The idea was to make crys­tals out of a mol­e­cule and then bom­bard the crys­tals with X-rays. The X-rays bounce off the atoms that make up the crys­tals; by ob­serv­ing the pat­tern of the re­flected X-rays, it is pos­si­ble to de­ter­mine the po­si­tion of each atom.

Steitz wrote that he was stunned by Perutz’s lec­ture, which fea­tured a three-di­men­sional im­age of am yo glob in mol­e­cule that had been pro­duced by Ken­drew.

A friend at Yale, Peter Moore, a chem­istry pro­fes­sor, at­tended the same lec­ture. “It was a mind-blow­ing event,” Moore said. “It was the first time I ever saw an atomic res­o­lu­tion pic­ture of a protein in three di­men­sions. The im­age was in stereo, and it was about the size of a small blimp. Here was this lit­tle man stand­ing un­der this im­age that seemed to be float­ing over our heads in the mid­dle of the room.”

Steitz de­cided then and there to be­come an X-ray crys­tal­lo­g­ra­pher. He joined a group led by William Lip­scomb, the only sci­en­tist at Har­vard us­ing that tech­nique. Lip­scomb was awarded the chem­istry No­bel Prize in 1976.

Af­ter Har­vard, Steitz spent three years at the Med­i­cal Re­search Coun­cil Lab­o­ra­tory of Molec­u­lar Bi­ol­ogy in Cam­bridge, where Perutz, Ken­drew and other gi­ants in molec­u­lar bi­ol­ogy and bio­physics worked. Among them were Fran­cis Crick, who shared the 1962 No­bel in medicine or phys­i­ol­ogy with James Wat­son; Syd­ney Bren­ner, who shared the medicine No­bel in 2002; Fred­er­ick Sanger, who won the chem­istry No­bel in 1958 and shared that prize in 1980; and Richard Henderson, who shared the chem­istry No­bel in 2017.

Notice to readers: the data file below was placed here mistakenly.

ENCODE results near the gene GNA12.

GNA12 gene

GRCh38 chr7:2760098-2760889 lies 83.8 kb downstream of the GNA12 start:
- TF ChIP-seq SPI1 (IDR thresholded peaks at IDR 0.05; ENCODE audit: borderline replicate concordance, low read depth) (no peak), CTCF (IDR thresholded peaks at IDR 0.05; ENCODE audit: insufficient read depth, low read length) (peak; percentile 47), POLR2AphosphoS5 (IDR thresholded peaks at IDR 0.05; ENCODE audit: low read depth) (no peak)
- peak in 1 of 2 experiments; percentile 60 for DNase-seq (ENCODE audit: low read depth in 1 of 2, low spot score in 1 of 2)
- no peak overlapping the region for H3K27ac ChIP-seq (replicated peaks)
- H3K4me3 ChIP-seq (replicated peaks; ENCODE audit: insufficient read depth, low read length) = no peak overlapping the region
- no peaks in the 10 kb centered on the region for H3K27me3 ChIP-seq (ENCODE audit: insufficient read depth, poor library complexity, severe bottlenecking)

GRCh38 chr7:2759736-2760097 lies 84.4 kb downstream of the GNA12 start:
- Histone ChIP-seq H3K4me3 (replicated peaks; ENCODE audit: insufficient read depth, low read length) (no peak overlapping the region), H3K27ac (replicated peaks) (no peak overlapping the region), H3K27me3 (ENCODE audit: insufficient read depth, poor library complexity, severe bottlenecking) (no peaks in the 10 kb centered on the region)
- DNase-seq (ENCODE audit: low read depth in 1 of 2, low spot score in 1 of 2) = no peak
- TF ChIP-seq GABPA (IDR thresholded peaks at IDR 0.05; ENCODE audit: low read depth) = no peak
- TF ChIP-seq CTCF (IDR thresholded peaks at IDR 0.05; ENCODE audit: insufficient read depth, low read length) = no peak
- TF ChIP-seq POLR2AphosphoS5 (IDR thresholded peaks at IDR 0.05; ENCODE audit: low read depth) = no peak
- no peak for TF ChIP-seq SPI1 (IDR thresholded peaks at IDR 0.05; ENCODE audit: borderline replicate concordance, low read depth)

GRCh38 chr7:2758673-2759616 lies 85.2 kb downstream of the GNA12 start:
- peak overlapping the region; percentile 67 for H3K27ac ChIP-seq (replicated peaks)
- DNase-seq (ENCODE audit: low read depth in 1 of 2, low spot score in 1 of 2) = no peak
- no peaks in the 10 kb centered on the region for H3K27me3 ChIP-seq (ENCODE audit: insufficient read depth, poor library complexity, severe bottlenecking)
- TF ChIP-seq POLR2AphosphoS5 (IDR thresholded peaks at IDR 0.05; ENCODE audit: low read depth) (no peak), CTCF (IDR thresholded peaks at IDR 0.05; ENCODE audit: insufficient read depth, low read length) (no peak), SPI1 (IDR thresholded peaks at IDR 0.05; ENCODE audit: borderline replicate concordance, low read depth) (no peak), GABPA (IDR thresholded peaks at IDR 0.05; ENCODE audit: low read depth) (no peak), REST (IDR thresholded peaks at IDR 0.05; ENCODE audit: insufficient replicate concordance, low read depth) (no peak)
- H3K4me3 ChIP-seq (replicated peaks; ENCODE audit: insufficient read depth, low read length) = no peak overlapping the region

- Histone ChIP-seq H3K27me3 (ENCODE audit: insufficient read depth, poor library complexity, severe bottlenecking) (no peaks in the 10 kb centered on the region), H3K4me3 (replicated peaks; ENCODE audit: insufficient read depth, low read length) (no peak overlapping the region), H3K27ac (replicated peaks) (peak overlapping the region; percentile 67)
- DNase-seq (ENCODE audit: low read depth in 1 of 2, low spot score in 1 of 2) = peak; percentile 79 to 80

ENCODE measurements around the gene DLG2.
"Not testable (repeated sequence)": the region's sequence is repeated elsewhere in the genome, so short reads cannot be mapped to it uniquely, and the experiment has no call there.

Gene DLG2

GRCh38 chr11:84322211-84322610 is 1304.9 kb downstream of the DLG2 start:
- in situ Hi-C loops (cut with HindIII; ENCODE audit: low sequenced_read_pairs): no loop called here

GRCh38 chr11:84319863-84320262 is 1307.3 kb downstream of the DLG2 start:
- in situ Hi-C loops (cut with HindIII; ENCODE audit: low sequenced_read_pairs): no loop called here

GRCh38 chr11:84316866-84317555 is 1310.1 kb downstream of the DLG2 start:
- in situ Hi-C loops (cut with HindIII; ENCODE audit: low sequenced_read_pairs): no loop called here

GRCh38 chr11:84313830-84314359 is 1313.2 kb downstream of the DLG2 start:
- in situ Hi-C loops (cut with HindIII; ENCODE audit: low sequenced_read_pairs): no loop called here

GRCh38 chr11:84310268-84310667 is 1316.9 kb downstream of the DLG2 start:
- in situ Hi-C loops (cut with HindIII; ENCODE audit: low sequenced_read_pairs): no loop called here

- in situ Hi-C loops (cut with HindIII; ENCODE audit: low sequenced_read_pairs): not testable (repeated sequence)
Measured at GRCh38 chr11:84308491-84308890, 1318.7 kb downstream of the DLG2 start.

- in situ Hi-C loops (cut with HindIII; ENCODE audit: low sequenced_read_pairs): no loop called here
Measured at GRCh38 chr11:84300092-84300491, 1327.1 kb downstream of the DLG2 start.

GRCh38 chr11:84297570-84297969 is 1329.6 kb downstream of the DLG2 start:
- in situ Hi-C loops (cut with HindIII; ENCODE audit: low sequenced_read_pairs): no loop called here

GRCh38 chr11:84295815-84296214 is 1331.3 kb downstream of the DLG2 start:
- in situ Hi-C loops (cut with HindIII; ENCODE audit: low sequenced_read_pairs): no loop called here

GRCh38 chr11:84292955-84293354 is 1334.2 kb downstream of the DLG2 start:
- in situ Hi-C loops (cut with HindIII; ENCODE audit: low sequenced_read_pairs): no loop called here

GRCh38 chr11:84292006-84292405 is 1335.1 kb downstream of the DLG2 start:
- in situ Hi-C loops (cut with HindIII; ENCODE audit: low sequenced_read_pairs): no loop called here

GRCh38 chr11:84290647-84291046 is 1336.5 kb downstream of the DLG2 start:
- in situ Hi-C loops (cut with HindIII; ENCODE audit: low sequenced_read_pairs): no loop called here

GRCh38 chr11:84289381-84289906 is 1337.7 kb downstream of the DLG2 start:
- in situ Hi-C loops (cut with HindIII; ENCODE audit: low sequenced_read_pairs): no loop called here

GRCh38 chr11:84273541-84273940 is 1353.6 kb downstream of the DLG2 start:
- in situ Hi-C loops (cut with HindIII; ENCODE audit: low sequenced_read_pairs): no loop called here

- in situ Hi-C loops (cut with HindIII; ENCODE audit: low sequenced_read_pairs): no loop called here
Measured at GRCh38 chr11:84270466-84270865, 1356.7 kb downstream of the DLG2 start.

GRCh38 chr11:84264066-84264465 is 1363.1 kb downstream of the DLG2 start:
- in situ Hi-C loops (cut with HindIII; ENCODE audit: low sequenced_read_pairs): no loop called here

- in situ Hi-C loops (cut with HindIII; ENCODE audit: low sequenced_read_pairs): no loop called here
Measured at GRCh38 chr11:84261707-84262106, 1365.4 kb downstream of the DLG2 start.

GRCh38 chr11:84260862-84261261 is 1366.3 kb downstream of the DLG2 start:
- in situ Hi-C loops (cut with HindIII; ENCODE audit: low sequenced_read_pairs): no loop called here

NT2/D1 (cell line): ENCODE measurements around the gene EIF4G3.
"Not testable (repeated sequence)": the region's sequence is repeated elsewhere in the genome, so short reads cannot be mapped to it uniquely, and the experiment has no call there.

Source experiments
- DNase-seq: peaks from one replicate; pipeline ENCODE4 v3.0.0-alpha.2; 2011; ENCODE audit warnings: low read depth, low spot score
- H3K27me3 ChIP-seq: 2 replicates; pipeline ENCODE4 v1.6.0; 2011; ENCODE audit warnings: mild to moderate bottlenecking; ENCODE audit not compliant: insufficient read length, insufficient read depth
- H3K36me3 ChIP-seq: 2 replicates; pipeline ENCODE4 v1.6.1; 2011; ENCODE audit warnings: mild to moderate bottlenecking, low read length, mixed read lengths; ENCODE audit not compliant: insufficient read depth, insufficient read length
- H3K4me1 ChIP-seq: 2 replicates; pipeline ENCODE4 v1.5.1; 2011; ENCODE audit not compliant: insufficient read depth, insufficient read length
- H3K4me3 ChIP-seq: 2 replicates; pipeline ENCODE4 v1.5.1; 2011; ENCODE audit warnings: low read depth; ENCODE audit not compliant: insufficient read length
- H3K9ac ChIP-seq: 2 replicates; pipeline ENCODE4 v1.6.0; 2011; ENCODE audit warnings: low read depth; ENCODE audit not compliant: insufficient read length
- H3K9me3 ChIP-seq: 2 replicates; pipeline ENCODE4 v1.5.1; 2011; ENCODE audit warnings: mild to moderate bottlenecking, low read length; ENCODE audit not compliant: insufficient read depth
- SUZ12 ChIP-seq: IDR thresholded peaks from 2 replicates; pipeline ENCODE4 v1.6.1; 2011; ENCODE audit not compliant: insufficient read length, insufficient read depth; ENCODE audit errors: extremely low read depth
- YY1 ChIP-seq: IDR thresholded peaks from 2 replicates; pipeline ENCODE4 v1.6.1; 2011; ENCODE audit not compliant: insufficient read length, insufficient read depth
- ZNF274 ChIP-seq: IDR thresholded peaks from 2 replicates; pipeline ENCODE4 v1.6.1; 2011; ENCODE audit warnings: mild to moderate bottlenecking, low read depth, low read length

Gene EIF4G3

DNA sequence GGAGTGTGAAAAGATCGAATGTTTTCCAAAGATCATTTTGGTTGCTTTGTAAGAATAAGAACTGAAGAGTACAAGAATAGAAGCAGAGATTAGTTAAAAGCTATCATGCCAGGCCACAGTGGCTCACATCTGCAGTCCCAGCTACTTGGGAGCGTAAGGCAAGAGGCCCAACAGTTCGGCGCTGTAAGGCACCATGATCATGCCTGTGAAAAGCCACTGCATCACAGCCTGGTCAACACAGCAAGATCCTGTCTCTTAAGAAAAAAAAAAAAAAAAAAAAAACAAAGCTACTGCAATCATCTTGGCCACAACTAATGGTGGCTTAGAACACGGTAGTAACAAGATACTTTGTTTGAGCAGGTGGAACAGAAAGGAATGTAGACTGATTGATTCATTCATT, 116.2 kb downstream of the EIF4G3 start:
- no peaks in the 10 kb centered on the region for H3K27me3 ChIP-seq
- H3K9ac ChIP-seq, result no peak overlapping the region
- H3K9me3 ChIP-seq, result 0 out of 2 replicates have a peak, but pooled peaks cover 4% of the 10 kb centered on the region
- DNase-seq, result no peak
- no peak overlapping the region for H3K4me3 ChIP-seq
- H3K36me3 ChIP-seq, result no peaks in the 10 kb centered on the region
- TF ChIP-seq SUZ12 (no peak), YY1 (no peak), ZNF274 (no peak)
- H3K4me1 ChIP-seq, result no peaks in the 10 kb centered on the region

Steitz was in Cam­bridge when he de­cided to fo­cus on the cen­tral dogma of molec­u­lar bi­ol­ogy by find­ing the struc­tures of the rel­e­vant mol­e­cules. “He had a vi­sion that was pre­ma­ture,” Henderson said. “But he stuck with it, and then all the meth­ods caught up and al­lowed him to achieve his vi­sion.”

Af­ter Cam­bridge, Steitz be­gan a long ca­reer at Yale, which also hired his wife, Joan Ar­getsinger Steitz, an em­i­nent molec­u­lar bi­ol­o­gist.

Cech said that as an X-ray crys­tal­lo­g­ra­pher Steitz was un­matched, “the master of X-ray crys­tal­log­ra­phy in the cur­rent era”. It was at Yale, in 2000, that he fig­ured out the struc­ture of the ri­bo­some, a project that had taken five years. That was a key dis­cov­ery, Moore ex­plained, be­cause know­ing what a ri­bo­some looks like tells you how a protein is made. The ri­bo­some con­verts the DNA se­quences of genes into a se­quence of amino acids, the build­ing blocks of pro­teins.

Un­der­stand­ing the struc­ture of the ri­bo­some had an im­me­di­ate ap­pli­ca­tion to medicine. About half of all an­tibi­otics used clin­i­cally act by pre­vent­ing bac­te­rial ri­bo­somes from work­ing, while leav­ing hu­man ones alone.

Once sci­en­tists knew how to in­ter­pret the pat­tern of X-rays that bounce off a ri­bo­some crys­tal, Moore said, it was easy to fig­ure out where and how an­tibi­otics bind to bac­te­rial ri­bo­somes.

In ad­di­tion to his wife, Steitz is sur­vived by their son, Jon, two grand­chil­dren and four si­b­lings.